August 17, 2017

San Jose Explores Expanding Developers’ Options for Mitigating Affordable Housing Need


The City of San Jose’s Housing Department recently released its recommendations regarding potential modifications to the City’s Affordable Housing Impact Fee (AHIF) and Inclusionary Zoning ordinances.  These include the creation of an “onsite mitigation” option, which, as proposed, would allow developments built on publicly owned land to reduce their required AHIF by providing affordable apartments on-site, under certain conditions.

SV@Home strongly supports the creation of an alternative method for developers to meet their affordable housing requirements through onsite mitigation.  However, we are concerned that the  current recommendations are too restrictive.  We want to ensure that the new on-site mitigation option is truly a viable choice – one that all developers could, when best for their project or site, willingly opt in to, and that is equally as feasible as paying the AHIF outright.  This is critical if we want to ensure that this policy change actually meets the intended goal of making housing development and the delivery of affordable units more feasible overall.  

Several of the proposed onsite mitigation requirements would be very difficult for any developer to meet, making the entire possibility of adding to the City’s affordable housing stock through this alternative compliance method highly unlikely.  Aside from providing this option only to projects built on publicly owned land, other restrictive requirements are as follows:

  • Affordable units provided by developers seeking to avail of the onsite mitigation option include an affordability mix that is proportionate to the housing need determined by the City’s 2014 nexus study. The required mix would thus be as follows: 2.5% extremely low-income units, 5.1% very low-income units, and 5.3% low-income units.  Additionally, if a developer exceeds the percentage required for any one income category, none of these units in excess will be credited to another income category.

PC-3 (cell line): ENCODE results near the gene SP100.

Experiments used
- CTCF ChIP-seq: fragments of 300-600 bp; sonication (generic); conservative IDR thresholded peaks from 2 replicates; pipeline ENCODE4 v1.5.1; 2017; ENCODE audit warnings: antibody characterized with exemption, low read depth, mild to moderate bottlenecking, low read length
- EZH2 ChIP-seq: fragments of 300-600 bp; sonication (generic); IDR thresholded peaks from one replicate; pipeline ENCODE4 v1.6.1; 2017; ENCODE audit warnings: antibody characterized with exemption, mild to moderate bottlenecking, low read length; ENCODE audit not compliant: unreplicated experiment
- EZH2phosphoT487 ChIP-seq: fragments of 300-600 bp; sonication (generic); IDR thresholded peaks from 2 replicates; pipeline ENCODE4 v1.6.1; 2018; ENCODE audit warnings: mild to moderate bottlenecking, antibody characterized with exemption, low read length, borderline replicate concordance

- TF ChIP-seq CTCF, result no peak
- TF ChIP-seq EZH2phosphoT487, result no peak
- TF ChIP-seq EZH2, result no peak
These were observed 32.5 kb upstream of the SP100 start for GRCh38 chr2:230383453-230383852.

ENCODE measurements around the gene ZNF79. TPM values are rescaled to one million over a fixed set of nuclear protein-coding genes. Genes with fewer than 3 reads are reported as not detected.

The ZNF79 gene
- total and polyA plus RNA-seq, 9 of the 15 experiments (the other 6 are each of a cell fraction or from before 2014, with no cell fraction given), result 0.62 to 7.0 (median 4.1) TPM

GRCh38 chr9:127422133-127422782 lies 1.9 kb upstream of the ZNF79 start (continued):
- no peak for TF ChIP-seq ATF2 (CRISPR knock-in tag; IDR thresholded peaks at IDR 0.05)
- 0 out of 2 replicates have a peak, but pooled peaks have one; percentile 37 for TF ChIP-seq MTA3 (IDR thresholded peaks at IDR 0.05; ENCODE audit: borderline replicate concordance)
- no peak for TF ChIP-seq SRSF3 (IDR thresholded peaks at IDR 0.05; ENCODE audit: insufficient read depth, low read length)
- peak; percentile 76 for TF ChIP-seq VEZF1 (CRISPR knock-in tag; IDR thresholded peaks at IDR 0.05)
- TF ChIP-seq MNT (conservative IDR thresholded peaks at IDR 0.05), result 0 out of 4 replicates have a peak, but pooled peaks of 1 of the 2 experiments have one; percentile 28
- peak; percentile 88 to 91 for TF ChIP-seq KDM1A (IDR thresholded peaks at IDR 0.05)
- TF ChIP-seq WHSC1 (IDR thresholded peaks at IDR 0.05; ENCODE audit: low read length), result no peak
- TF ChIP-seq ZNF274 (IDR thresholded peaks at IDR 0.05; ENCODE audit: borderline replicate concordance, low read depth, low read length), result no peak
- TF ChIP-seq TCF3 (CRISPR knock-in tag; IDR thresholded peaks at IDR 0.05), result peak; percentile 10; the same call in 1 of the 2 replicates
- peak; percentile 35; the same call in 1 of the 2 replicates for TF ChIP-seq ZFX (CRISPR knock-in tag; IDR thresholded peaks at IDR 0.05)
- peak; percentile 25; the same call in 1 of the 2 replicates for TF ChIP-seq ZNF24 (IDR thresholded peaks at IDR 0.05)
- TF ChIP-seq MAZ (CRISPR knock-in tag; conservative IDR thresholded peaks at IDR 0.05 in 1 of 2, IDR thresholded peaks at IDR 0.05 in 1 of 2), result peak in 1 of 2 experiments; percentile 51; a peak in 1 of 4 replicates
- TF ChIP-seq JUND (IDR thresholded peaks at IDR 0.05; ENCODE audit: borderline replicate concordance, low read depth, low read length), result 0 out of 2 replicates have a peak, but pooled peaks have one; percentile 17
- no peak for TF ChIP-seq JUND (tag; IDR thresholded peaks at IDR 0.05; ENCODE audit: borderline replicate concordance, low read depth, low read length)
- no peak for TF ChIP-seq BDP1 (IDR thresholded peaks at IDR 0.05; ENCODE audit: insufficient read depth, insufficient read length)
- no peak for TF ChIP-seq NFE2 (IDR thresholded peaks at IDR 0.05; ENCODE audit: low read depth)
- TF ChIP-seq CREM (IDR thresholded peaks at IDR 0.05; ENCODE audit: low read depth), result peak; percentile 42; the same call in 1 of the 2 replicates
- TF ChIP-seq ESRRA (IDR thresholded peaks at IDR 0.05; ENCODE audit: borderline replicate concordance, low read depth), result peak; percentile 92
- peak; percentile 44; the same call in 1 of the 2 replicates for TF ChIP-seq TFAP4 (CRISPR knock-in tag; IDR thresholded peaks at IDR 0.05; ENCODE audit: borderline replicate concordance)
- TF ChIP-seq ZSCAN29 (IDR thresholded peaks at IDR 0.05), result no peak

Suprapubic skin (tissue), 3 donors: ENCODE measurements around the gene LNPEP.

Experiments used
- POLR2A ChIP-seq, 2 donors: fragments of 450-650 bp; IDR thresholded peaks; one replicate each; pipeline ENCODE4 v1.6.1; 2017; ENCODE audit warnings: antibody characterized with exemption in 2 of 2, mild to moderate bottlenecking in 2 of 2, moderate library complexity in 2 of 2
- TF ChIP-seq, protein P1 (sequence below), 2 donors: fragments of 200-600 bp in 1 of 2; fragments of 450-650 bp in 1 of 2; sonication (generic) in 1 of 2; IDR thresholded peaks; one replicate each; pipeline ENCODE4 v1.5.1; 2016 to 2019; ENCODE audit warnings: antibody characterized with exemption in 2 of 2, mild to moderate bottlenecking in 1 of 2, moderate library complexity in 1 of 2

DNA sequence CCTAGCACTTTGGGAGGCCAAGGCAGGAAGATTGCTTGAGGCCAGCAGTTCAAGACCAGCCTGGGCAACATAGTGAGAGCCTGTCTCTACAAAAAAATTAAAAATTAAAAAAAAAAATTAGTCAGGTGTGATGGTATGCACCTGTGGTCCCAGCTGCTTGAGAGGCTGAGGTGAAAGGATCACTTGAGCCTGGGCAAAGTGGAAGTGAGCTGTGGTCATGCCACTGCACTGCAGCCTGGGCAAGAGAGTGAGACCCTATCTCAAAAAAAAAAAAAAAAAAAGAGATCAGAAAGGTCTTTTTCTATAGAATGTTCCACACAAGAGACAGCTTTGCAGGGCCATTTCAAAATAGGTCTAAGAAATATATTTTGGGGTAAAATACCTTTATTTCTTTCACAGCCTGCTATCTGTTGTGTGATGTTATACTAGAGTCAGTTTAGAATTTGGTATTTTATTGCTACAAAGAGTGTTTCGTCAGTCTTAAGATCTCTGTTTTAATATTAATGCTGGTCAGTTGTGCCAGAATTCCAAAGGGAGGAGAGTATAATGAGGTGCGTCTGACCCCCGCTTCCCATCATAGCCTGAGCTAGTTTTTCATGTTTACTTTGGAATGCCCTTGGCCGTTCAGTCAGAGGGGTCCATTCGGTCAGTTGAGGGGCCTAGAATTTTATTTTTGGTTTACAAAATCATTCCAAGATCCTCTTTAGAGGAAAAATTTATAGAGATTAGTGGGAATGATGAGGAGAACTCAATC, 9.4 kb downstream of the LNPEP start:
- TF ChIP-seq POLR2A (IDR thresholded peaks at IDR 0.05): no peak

• Affordable units provided by developers must be provided onsite and cannot be credited to another site.
  • Developers cannot use onsite mitigation to meet the moderate income housing need that their project creates. In other words, all developers would still be required to pay the AHIF amount determined to mitigate the need for moderate income housing.

Instead of these rigid requirements, SV@Home urges the City to adopt a more flexible approach that allows all developers the option of onsite mitigation and that both meets the City’s identified housing needs as well as the specific needs of a given development.

Because affordable housing impact fees are typically set far below the maximum justifiable fee, the fees paid by a developer actually do not provide a full mitigation of the housing need that their new development creates.  Thus, as a practical matter, onsite mitigation yields more affordable units than could be produced using the affordable housing impact fees that a developer would otherwise be required to pay.  This is why SV@Home believes that the City should encourage this option by removing any barriers that would render it unfeasible.  Without doing so, the City will lose out on the opportunity for the creation of affordable homes that would contribute to easing Silicon Valley’s housing affordability crisis.